Your boss asks you to step into his office. You know he's upset with your recent work, and he's going to tell you about it.
How will you handle the criticism?
You're the boss, and one of your subordinates has been showing up late for work for the past couple of months. You've put off saying anything, hoping the person would shape up.
You find it difficult to criticize; is there a way to avoid hard feelings on either side?
This time it's the boss who has blundered. Somebody has to speak up and tell him he's making a mistake.
Are you putting your job in jeopardy?
Criticism -- whether giving it or taking it -- is unavoidable. Sometimes it can wreak havoc in an office, where an angry boss humiliates a worker, or the employe becomes over-defensive.
Or, says Lawrence D. Schwimmer, a former Chicago business executive, it "can be an opportunity for learning.
"Criticism is the true test of a professional," says Schwimmer, who now offers assertiveness seminars around the country. "Real pros know how to handle it and grow from it.
"One of the best ways to become a success at what you do," he writes in a new book, "How To Ask for a Raise Without Getting Fired -- And 24 Other Assertiveness Techniques for the Office" (Harper and Row, 176 pages, $3.95 paper)," is to maximize your ability to give and receive criticism while minimizing your natural defensive reactions.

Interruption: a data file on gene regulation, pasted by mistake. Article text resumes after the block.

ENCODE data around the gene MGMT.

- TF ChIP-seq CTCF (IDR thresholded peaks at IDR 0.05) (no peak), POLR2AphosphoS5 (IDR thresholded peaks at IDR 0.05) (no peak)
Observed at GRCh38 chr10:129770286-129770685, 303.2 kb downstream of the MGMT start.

"Raised hackles and a raised voice are almost never the proper response to criticism -- no matter how unjust."
Before he was 30, Schwimmer, now 34, turned his small prepackaged-sandwich firm into a multimillion-dollar business. Later he became a marketing executive for Planters Peanuts. He formed his seminar firm in 1977: "I was a capable, successful businessman in the body of a natural teacher and trainer. I felt working with profits and products wasn't as satisfying as working with people."
His seminars, he says, draw a large percentage of men who "want to learn how to deal with hostile, hard-to-get-along-with executives that they have to get along with" to get promoted.
In the workplace, whether you're the clerk or the chief, says Schwinner, you are probably using one of three "basic communications styles: assertive, aggressive or nonassertive."
Assertive , "means communicating honestly and openly." You "support yourself and your rights without riding roughshod over others' rights."
Aggressive communication "is intended to dominate and himiliate."
Nonassertive : "passive submission to others' wants and needs" -- at your expense.
Criticism, says Schwimmer, "is an important tool of the assertive approach" -- in which you "take 100 percent responsibility for your own life by expressing your thoughts" and "standing up to conflict."
One of the first things you can do to make it easier to handle criticism, he advises, is to recognize your faults, and then make use of that self-knowledge.
If you tend to be sloppy with figures, and mathematical errors keep appearing to embarrass you, find a co-worker who will "read the numbers as a final check."
If you are aware of areas in which you are weak, then you won't be "shocked and hurt -- nor defensive -- when you are justifiably criticized. It may even motivate you to change."
When the boss is pointing out the errors of an employe's ways, typically, says Schwimmer, the employe responds "apologetically, defensively or in an attacking manner." Instead, consider these alternatives:
Accept -- if the criticism "is basically true and realistic." And don't apologize. An employe who apologizes for mistakes can appear insincere if he or she can't manage to correct them.